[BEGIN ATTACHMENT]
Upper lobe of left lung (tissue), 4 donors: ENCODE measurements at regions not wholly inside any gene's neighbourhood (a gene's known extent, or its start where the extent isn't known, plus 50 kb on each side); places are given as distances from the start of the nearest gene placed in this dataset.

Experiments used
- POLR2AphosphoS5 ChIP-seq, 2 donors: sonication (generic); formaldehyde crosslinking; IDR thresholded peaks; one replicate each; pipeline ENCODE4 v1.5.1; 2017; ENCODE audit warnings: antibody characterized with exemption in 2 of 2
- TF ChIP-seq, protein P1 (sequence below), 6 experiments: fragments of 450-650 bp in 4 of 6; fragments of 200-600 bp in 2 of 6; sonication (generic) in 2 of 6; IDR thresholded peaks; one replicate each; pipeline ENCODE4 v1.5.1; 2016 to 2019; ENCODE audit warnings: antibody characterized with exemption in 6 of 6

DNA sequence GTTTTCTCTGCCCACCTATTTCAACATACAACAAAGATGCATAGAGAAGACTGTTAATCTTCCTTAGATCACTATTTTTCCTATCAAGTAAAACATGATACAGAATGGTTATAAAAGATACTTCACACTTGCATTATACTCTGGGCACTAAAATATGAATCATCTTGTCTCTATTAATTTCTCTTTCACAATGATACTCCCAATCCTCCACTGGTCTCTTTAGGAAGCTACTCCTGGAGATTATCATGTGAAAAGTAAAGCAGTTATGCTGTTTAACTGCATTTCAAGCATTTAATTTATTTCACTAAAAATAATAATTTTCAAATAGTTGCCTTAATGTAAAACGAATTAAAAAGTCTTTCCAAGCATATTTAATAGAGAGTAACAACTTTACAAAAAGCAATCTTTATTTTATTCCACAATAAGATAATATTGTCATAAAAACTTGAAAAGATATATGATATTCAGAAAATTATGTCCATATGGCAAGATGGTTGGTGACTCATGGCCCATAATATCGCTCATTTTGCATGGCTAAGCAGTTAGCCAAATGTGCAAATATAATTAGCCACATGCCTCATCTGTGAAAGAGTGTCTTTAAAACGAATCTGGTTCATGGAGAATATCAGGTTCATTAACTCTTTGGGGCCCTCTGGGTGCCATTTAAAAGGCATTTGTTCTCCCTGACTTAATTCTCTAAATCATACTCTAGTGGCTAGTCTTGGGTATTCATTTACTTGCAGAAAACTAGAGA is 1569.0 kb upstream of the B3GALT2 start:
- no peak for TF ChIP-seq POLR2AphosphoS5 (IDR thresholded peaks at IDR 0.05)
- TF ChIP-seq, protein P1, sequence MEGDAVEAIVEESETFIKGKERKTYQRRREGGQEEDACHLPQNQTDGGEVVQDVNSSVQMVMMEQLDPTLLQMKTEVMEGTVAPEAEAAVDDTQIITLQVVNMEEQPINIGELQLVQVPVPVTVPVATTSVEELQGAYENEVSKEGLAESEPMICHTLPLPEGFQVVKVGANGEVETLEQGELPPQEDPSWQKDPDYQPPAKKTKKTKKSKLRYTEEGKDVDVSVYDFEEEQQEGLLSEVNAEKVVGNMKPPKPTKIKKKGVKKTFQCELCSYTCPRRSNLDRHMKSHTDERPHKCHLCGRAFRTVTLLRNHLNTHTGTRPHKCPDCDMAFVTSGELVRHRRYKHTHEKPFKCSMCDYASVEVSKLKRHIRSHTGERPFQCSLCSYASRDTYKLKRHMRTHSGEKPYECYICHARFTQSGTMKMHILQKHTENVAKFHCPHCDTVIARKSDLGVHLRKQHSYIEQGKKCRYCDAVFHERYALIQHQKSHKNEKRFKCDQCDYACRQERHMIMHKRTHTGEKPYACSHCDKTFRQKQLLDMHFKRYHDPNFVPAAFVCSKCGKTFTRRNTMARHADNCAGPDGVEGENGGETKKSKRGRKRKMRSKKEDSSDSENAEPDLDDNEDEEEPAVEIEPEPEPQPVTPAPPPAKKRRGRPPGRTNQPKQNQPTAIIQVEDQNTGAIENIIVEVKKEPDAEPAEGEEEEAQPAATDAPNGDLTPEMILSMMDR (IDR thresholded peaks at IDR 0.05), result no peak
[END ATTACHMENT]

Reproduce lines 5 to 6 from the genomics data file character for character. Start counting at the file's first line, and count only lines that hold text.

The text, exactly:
DNA sequence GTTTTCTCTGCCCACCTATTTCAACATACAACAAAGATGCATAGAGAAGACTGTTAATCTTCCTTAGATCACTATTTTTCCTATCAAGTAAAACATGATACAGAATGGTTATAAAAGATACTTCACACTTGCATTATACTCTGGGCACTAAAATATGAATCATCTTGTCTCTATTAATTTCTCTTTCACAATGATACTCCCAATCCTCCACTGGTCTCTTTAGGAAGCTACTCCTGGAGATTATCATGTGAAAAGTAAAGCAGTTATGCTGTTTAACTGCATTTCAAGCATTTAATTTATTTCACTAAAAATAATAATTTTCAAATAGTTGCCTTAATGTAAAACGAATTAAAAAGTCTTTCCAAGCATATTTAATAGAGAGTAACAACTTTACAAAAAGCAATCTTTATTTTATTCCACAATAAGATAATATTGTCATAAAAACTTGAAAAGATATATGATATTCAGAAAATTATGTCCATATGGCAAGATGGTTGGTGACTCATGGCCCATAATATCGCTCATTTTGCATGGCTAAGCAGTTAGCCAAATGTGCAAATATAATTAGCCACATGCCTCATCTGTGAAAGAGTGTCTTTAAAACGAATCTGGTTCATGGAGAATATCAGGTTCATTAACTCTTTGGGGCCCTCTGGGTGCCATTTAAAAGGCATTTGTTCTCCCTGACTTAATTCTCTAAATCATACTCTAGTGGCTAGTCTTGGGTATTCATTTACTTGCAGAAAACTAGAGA is 1569.0 kb upstream of the B3GALT2 start:
- no peak for TF ChIP-seq POLR2AphosphoS5 (IDR thresholded peaks at IDR 0.05)